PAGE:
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Running Debug Capability Test (Logo) - Reboots SUT and hangs on BIOS RRS feed

  • Question

  • I had been running into some issues while running the Debug Capability Test (Logo). My Host machine is running Windows 8 x64, has an Intel Gigabit built-in NIC on motherboard (harwarde ID#104B), certified in MSDN as one of the NIC that can run Kernel debugger. When I run the test, I see that it copies some files onto both the SUT and Host computers. And it reboots the SUT. After the first reboot, the test fails and the logs says that "Kernel Debugging failed due to non-supported NIC 55058515". But the Intel NIC on the Host machine is clearly a supported NIC as shown on the MSDN website. Another issue I'm having really bugs the hell out of me. I tried running the test again for the 2nd time and when the files were copied to the SUT and Host, it reboots the SUT. Then the SUT hangs on BIOS boot up. I can't even get into the BIOS configuration. I tried to clear the CMOS and removing the battery but it's still won't POST. So I had change the BIOS chip. And it works fine for a while. I ran the Debug Capability Test again and it failed too, no suprise there. So I ran it again, and now it kills my new BIOS too. I am really baffled now. How can a test kills my BIOS?? Did anyone experience this? Am I the only one? BTW, I'm using the Asus P8Z77-V LX motherboard.

    Thank you.

    Friday, November 23, 2012 8:28 PM

All replies

  • I have asked the team that owns this test to take a look this thread.
    Monday, January 7, 2013 8:01 PM
  • Hi there, I'm the PM on the team that owns this test and I may have some information for you. It seems that with some bios systems there was a recommended change that may not have been done. In some cases machines with 4+GB of RAM don't work for the NIC debugging (but will if you change the system to less than 4GB). It may be that your board passed their certification test with a different bios or with less RAM and worked around the issue.

    The MSDN article on this is here: http://msdn.microsoft.com/en-gb/library/windows/hardware/hh830880 but the key part is:

    • System      firmware should discover and configure the NIC device such that its resources      do not conflict with any other devices that have been BIOS-configured.
    • System      firmware should place the NIC’s resources under address windows that are      not marked prefetchable

    It seems for some MB's this isn't adhered to if they have more than 4GB of RAM configured and try to use NIC debugging. The 'workaround' was to reduce the RAM during debugging (less than ideal we know but unless the BIOS is updated by the manufacturer there isn't another workaround we are aware of at this time).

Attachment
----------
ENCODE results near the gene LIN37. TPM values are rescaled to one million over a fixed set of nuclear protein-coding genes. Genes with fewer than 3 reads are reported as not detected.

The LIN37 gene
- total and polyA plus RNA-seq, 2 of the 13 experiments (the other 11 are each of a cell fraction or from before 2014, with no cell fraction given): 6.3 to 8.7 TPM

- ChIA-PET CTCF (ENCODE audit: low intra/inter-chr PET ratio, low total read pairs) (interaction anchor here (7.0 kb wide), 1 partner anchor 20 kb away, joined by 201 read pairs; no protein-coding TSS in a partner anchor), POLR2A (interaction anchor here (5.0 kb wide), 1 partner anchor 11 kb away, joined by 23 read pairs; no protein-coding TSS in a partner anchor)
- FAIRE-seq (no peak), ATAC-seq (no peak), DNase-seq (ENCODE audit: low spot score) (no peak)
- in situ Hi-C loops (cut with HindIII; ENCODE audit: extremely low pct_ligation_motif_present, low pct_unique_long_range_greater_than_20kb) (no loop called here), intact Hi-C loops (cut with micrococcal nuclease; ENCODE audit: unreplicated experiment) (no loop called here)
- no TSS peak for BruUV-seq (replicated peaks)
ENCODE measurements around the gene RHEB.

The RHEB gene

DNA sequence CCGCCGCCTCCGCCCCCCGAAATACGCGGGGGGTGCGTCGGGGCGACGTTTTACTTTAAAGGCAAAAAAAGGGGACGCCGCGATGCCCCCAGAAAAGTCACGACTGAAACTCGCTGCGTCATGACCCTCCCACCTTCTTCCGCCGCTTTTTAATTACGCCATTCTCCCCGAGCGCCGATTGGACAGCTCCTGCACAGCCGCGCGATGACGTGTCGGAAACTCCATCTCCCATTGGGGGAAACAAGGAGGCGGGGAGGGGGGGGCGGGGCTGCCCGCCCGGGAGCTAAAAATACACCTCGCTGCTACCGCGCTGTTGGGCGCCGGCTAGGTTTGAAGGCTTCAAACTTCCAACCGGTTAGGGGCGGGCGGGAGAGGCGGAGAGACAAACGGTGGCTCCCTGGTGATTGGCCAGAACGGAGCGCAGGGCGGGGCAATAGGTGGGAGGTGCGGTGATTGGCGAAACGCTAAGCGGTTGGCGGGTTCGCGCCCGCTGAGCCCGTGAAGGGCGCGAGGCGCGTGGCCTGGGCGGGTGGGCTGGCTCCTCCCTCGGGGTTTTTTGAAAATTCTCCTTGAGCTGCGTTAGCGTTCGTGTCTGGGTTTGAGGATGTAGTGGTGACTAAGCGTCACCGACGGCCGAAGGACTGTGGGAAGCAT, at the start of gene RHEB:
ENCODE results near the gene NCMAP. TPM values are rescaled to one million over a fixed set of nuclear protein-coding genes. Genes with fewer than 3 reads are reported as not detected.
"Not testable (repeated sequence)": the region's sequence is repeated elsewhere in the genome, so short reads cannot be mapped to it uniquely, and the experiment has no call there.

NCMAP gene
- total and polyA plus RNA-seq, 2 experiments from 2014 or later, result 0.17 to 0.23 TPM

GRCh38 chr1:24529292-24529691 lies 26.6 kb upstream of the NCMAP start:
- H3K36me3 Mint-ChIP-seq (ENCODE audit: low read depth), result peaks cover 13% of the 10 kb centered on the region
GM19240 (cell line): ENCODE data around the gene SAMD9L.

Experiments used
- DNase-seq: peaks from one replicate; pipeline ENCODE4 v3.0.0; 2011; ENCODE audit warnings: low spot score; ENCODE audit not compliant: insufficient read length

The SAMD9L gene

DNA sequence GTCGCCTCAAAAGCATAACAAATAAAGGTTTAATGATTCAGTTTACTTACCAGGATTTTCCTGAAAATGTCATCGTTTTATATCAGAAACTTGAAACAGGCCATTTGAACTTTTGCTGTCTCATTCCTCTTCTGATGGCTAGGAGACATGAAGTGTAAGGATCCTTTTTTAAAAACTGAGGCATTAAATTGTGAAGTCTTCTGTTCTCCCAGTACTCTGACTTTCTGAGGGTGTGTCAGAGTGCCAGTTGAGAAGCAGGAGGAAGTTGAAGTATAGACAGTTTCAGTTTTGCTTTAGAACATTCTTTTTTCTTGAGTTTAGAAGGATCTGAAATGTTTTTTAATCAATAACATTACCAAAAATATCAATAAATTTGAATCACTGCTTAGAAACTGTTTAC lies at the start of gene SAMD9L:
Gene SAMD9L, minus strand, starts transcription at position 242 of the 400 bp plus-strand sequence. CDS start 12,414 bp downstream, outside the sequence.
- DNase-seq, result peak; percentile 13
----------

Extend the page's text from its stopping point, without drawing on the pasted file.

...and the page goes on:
That being said we are unaware of anything that could actually 'kill' the BIOS here in terms of the test (it should have no effect on the BIOS chip itself). That may be unrelated to the MSDN article about the BIOS and could point to some other issues that I could only theorize about with respect to your MB.


    Monday, January 7, 2013 9:56 PM
  • The NIC that you have in the HOST machine (the one running the debugger) does NOT have to support network debugging.  The NIC that needs to support KDNET is the one in the TARGET machine.  The machine being debugged.

    Ignore the NIC in your HOST.  If it has a Windows driver, and can send IPv4 packets, it is fine.  It can be from any manufacturer whatsoever, and doesn't have to be a "supported KDNET NIC".

    However, the NIC in the target machine absolutely MUST be a supported NIC if you want KDNET to actually work.

    I suspect that you have an unsupported NIC in the target machine, and that KDNET on the target machine is attempting to use USB3 debugging, and that you have a MB that has USB3 hardware support, and which also "supports" USB3 debugging.  The parameters that KDNET uses for USB3 debug support are different than those used for standard USB3 debugging using kdusb.dll, and if ASUS is making assumptions about the parameters for USB3 debugging, then you might see something like what you are seeing.

    What NIC is in the target machine?  If it is a new model Realtek 8168 then it is likely NOT supported.  (Unfortunately Realtek keeps their PCI device ID unchanged for many different hardware spins of their chips, and so some 8168 chips are supported and some are not.)

    Tuesday, January 8, 2013 8:14 AM